Zac Efron has responded to claims that he is glamourising Ted Bundy in the upcoming movie Extremely Wicked, Shockingly Evil And Vile.
- Read more: Conversations With A Killer: The Ted Bundy Tapes is a terrifying but flawed insight into a monster’s mind
The star, who has been praised for his job portraying the serial killer since the film’s premiere at Sundance Film Festival earlier this year, had previously described the movie as a look at “how the world was able to be charmed by this guy who was notoriously evil.”
During an appearance on Ellen, Efron again denied that the aim of the film was to glamourise Bundy and his actions. After host Ellen DeGeneres pointed out the movie is from his girlfriend Elizabeth’s (played by Lily Collins) perspective and shows why people thought he was innocent, the actor replied: “The goal was a very challenging one and I’m thrilled that it turned out the way that it did.
“I am not into portraying a serial killer or anybody of this nature or glamourising them in any way. However, telling a very, very intelligent, introspective look inside the mind of two specific people, [Bundy and] Liz – his longtime girlfriend who knew him better than anyone, and also, as well as the general public, thought he was innocent.”
Efron added that Extremely Wicked, Shockingly Evil And Vile also explores Bundy’s white privilege. “Ted Bundy was a clean-cut, white dude, white person, so talk about white privilege,” he explained. “What he got away with back then, nobody would be able to do today. It’s a moment in time that came and passed and is truly scary. But it does not glamourise the killing. This is an important thing for people to hear.”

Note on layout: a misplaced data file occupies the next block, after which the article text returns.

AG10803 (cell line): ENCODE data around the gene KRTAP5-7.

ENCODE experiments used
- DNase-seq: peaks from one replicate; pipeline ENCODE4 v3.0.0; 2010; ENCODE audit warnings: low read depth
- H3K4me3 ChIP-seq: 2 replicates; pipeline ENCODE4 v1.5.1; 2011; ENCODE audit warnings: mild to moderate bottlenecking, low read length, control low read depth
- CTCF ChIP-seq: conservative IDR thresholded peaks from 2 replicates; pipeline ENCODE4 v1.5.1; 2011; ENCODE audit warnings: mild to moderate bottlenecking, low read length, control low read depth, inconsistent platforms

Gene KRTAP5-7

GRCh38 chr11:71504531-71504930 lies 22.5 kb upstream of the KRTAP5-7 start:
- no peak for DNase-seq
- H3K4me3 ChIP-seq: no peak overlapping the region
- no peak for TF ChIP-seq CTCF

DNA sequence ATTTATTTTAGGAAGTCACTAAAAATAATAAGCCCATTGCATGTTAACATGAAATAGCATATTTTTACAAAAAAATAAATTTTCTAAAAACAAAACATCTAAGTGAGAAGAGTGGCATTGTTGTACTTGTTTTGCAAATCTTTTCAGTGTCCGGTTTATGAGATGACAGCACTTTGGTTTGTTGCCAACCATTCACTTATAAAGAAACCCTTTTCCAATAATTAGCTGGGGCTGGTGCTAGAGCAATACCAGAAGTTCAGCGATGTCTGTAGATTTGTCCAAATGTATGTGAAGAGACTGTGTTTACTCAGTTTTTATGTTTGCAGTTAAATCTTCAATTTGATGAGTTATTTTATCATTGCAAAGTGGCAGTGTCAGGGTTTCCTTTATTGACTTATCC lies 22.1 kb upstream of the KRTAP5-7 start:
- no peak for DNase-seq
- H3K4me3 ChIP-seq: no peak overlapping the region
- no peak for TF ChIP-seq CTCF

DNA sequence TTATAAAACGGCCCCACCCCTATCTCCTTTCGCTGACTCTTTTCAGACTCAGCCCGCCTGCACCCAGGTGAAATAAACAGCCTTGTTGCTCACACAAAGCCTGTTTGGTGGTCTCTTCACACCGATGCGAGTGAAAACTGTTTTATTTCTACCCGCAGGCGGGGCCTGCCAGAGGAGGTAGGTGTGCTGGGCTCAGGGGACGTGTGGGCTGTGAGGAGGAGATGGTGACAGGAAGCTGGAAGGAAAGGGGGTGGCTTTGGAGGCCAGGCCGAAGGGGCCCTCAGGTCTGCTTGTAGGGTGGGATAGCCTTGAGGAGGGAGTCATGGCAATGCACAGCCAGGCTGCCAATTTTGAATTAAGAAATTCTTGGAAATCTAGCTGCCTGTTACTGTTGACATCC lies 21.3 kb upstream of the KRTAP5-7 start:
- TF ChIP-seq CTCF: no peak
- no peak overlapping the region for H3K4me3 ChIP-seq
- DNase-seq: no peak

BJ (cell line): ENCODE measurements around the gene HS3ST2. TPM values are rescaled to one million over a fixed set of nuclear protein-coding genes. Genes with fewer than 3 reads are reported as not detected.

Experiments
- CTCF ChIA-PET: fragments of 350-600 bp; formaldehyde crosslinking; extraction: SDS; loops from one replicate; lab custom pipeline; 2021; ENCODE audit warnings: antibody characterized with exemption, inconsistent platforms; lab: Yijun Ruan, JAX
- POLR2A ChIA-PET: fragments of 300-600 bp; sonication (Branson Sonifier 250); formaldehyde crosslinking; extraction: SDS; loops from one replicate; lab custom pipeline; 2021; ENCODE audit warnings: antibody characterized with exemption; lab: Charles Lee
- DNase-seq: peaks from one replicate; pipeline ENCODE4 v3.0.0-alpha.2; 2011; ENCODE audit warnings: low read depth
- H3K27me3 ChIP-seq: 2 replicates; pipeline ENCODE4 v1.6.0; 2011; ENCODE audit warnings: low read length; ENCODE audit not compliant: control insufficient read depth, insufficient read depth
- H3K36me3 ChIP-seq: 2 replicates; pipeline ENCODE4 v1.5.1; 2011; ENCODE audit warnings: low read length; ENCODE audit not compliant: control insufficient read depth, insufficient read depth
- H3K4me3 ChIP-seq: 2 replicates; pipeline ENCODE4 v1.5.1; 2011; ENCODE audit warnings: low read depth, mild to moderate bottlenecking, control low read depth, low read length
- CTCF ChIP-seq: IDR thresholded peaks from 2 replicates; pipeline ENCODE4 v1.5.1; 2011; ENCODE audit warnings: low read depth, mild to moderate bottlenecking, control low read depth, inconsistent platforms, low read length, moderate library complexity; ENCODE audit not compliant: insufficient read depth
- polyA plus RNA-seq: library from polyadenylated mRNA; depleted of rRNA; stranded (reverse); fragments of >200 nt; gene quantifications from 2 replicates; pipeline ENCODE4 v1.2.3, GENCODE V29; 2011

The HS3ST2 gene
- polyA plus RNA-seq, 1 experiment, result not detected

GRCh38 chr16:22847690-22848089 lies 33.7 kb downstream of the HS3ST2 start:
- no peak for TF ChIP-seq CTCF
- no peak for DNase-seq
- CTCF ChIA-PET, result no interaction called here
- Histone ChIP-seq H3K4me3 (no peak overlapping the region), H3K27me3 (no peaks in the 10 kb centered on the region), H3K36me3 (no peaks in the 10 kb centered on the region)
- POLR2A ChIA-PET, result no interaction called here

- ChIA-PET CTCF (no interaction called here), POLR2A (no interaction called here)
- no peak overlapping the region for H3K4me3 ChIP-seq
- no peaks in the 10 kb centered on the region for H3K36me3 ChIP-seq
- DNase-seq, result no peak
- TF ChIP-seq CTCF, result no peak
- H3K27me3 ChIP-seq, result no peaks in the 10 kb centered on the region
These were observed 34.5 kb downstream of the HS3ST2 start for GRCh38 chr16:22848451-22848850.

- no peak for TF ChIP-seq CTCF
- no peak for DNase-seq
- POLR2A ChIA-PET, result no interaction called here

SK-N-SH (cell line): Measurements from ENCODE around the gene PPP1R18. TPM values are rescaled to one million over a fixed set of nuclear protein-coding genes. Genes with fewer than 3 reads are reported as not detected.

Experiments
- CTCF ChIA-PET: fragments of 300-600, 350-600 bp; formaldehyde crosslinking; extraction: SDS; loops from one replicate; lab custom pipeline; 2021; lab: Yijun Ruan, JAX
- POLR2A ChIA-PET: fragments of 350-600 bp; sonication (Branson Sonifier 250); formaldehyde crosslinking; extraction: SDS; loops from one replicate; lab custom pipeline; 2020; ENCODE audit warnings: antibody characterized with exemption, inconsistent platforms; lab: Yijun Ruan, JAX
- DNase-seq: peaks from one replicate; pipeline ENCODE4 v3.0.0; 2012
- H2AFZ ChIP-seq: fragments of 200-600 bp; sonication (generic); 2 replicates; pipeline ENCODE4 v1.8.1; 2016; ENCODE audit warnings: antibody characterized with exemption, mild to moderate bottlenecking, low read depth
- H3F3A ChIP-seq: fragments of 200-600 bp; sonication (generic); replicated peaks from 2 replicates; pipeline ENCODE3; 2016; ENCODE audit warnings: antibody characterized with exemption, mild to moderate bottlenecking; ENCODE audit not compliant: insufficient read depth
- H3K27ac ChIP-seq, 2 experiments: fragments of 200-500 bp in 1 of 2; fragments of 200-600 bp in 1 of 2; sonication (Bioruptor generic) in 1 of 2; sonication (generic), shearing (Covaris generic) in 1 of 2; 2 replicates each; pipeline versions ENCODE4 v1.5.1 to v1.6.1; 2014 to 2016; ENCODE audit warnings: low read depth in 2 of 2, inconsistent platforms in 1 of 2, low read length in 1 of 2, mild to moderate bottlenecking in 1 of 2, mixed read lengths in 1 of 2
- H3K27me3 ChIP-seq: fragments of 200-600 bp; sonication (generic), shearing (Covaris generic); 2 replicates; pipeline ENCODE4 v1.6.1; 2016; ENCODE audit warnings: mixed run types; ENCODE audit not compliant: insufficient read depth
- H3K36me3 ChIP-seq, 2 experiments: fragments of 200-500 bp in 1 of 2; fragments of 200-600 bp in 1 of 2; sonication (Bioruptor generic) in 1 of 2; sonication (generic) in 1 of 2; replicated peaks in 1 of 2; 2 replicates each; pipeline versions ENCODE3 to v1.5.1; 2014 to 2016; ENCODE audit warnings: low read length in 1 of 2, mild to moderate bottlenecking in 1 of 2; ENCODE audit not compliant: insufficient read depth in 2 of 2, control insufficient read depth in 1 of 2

He continued: “Another interesting thing is that he did crave certain things – he did have a longterm girlfriend. Do sociopaths who, in theory, are only looking out for themselves or are maladjusted to other people’s feelings, do they not have personal needs? Do they not have things that they want, that they desire? Is love not one of those things? So, it’s another interesting look.”
Director Joe Berlinger also responded to criticism that the film “glorifies” the killer earlier this year, calling the comments “very naive.”
“I think the idea of this particular story, making a movie about Bundy, equals glorification of him is a very naive and knee-jerk reaction,” he said. “If you actually watch the movie, the last thing we’re doing is glorifying him. He gets his due at the end, but we’re portraying the experience of how one becomes a victim to that kind of psychopathic seduction.”
Extremely Wicked, Shockingly Evil And Vile will be released on Netflix on May 3.